Category Archives: Autobiography

Love affair with a camera

I’ve always thought it a little odd how some photographers have these intense love affairs with a specific camera. They become fixated on the Leica, or Canon or cheap Diana plastic toys. A sort of photo-erotic romance. For them no other camera will ever match their one true love which they elevate on a pedestal, often with the kind of hyperbole that if examined closely, should make them blush. For me, cameras and computers are simply tools of my trade. They do the job and are discarded without sentimentality if and when they fail to measure up.

In reality though, I’m not so different. I must confess that I once had a passionate affair with one particular camera. It was the Nikon SP. Manufactured in the late 1950s, it was a machine that took the best ideas from Contax and Leica and melded them into a camera that I think, was the absolute pinnacle of rangefinder camera development. I bought mine second-hand in 1971. It came with two 50mm lenses, and a 25mm wide-angle. The 50mm lenses were the superb little Nikkor 1.4 and the incredibly fast and bulky Nikkor 1.1.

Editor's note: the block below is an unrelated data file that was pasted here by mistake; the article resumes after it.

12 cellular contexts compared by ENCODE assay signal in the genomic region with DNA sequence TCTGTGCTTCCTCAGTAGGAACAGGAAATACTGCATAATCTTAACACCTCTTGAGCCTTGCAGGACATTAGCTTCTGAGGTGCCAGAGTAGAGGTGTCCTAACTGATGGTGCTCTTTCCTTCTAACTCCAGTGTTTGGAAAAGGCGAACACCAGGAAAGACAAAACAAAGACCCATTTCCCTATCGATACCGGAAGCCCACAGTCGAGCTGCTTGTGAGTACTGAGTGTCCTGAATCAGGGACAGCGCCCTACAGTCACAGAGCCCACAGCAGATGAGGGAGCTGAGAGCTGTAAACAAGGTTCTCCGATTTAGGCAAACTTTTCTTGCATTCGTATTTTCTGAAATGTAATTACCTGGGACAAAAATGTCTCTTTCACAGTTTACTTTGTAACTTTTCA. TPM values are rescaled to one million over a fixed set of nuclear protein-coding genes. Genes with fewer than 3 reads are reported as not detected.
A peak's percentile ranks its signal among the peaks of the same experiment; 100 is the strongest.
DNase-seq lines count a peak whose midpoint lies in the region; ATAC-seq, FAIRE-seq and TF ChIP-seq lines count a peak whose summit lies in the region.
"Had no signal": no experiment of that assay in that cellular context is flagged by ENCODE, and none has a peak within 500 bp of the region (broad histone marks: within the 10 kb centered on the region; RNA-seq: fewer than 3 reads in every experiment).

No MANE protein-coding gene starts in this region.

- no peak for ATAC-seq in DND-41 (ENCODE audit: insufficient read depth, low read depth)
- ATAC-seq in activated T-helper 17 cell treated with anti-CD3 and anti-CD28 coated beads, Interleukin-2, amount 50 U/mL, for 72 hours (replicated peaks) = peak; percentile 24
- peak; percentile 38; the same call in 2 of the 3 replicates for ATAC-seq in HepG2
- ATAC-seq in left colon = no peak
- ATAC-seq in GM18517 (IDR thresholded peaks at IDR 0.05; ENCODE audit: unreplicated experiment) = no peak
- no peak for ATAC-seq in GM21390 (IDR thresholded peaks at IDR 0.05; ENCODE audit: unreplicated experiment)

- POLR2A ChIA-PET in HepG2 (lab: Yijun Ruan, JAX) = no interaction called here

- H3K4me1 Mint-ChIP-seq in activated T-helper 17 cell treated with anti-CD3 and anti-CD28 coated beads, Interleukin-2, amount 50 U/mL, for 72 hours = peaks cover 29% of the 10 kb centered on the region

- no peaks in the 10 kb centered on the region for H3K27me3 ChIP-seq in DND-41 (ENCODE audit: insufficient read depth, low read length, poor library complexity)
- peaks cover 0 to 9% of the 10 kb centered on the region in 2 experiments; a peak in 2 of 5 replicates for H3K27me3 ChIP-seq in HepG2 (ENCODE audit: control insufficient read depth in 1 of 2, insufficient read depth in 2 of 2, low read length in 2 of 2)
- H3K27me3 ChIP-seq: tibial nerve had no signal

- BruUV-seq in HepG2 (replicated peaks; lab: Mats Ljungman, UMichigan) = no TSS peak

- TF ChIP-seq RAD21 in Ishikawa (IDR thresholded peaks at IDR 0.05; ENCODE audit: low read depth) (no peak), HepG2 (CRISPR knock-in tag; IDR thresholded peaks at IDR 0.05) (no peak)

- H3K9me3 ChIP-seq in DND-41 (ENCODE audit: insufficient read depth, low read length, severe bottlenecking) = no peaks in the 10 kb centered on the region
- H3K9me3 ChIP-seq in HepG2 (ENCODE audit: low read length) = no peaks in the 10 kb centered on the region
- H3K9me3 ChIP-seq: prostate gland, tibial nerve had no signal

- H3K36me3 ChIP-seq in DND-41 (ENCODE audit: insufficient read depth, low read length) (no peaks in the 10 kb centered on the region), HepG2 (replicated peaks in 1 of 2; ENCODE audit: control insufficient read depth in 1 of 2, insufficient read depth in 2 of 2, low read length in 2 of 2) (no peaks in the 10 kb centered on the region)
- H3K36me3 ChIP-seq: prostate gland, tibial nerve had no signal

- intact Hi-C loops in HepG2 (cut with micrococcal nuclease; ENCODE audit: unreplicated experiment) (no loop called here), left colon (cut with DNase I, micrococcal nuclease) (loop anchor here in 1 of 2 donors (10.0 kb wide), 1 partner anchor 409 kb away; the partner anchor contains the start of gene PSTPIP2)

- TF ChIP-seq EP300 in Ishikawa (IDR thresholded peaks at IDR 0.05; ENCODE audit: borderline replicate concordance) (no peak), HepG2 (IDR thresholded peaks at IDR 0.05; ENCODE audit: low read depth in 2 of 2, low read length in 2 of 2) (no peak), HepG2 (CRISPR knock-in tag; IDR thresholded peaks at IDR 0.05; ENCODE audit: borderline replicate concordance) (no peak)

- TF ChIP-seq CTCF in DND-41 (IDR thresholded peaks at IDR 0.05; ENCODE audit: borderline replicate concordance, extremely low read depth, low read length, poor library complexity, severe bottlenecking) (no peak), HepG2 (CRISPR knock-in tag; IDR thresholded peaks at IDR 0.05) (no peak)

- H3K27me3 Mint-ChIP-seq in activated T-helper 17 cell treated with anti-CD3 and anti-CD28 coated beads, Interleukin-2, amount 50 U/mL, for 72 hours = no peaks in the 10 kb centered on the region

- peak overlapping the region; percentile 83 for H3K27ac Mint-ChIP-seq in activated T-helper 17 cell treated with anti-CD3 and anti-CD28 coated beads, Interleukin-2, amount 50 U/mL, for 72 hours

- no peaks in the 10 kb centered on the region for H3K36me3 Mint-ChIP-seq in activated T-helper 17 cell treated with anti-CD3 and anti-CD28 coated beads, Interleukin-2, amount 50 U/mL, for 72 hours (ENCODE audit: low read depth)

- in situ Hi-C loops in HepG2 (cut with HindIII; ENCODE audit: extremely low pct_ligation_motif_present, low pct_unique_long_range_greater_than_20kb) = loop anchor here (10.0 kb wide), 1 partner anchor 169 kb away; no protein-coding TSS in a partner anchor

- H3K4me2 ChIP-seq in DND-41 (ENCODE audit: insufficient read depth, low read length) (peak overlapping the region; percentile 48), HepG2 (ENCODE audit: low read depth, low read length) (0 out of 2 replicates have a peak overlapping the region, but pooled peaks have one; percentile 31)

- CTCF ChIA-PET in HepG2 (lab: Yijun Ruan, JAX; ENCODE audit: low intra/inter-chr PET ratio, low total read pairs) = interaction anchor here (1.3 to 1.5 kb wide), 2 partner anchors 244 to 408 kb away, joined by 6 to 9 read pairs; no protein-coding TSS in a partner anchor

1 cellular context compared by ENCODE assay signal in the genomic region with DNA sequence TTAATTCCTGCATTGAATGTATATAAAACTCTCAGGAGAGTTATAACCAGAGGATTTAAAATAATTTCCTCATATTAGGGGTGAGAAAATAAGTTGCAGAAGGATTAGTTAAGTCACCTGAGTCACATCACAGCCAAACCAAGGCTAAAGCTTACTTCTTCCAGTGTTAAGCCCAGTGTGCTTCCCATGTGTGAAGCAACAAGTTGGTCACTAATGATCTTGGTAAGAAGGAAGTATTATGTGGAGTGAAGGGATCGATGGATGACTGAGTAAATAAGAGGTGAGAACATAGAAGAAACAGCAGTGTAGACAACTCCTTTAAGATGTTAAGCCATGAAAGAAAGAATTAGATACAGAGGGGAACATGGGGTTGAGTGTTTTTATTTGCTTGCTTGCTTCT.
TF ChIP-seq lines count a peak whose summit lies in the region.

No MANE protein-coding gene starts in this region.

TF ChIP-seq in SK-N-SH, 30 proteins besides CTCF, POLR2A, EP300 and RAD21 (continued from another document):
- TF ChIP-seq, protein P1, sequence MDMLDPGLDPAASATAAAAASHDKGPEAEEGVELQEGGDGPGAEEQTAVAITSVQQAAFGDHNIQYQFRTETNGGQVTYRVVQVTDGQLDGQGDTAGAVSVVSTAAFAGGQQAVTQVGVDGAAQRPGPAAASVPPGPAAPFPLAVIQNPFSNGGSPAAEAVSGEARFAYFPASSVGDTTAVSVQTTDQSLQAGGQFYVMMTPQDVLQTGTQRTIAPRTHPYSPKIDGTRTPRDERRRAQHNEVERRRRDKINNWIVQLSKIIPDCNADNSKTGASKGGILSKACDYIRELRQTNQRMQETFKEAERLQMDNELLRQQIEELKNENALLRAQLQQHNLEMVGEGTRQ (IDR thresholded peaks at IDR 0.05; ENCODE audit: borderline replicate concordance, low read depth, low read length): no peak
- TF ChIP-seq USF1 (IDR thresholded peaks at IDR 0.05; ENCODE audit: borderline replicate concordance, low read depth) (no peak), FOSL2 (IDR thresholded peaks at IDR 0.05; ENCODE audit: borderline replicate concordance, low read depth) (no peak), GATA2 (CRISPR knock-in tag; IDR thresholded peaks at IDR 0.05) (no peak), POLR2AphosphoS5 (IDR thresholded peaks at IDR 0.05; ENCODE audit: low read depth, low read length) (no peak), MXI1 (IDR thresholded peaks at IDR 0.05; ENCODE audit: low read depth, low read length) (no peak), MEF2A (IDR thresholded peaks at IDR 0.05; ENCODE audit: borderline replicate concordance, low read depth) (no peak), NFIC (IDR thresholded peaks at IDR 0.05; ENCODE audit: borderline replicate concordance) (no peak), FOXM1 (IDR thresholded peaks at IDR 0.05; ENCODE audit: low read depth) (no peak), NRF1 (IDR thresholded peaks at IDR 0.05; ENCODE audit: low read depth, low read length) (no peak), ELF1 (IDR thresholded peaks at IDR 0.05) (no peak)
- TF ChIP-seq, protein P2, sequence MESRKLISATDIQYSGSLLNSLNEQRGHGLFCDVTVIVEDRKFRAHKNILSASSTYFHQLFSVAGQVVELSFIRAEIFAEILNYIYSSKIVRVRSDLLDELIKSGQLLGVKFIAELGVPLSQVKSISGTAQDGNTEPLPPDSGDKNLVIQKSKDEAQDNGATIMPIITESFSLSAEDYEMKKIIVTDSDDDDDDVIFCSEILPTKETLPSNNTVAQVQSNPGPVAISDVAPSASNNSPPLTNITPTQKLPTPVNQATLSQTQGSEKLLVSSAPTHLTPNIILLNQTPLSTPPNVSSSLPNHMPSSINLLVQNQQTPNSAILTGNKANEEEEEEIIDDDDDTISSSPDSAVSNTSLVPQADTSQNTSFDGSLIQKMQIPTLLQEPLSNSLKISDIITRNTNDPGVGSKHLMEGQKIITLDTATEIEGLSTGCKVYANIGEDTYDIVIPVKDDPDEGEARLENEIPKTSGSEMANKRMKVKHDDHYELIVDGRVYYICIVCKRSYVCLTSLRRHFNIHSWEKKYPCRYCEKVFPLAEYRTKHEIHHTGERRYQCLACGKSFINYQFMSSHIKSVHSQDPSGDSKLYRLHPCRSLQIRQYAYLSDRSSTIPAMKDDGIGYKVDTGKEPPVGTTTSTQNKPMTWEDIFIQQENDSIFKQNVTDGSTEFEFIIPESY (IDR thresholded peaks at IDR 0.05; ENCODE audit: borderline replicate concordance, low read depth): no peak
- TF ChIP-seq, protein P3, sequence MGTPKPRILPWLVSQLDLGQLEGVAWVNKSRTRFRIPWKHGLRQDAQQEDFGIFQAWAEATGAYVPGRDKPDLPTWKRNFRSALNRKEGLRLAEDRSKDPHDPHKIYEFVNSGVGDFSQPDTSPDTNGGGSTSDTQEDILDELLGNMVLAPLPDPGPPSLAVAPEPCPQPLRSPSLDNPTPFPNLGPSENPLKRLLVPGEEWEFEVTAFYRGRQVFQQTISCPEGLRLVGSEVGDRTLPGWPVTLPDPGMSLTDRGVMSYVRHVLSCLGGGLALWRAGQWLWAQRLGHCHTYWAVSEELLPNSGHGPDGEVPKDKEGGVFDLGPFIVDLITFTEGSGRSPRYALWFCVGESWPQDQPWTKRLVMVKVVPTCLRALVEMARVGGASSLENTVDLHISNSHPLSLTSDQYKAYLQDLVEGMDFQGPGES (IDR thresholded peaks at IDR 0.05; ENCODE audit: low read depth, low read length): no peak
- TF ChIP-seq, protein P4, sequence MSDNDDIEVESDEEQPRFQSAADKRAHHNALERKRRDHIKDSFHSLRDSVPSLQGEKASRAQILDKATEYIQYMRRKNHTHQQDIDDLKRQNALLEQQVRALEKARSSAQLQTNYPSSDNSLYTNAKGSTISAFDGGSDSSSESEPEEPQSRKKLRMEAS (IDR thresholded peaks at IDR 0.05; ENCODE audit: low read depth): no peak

So large was the front element of the 1.1 that its barrel filled most of the viewfinder area. Without a supplementary viewfinder you were practically guessing at what was in the frame. For this reason I rarely used it, but what triggered this reminiscence was seeing that there was one of these lenses on eBay the other day. It’s price tag: $40,000! I sold mine about 20 years ago for $600 (groan).

With my Nikon SP and the 25mm wide angle, circa 1977 © Rob Walls

With my Nikon SP and the 25mm wide angle, circa 1977 © Rob Walls

The Nikon SP was my walkabout camera. It accompanied me everywhere. Compared with my SLRs it was compact (when without the f1.1 at least) and with its Contax style focussing wheel next to the shutter release, was fast in use. I developed a deep affection for this machine, and still Nikon still hold this fore-runner of the Nikon F in high regard. So much so that about 10 years ago they ran a limited commemorative edition that was immediately snapped up by collectors.

When I lost my SP in a burglary in the 1980s, I went into deep mourning. For years,  I gazed into pawn shop windows, hoping to glimpse my camera again, but eventually, I came to accept that it was gone forever. You can still pick up good examples of the SP on eBay for a couple of thousand dollars and I must admit that looking at them today, I was tempted. But then reality set in. I can’t bring myself to go back to film even for the love of my life. Now if only Nikon would produce the SP as a full-frame mirrorless digital with that superb 35mm F1.8 Nikkor, I could fall in love all over again.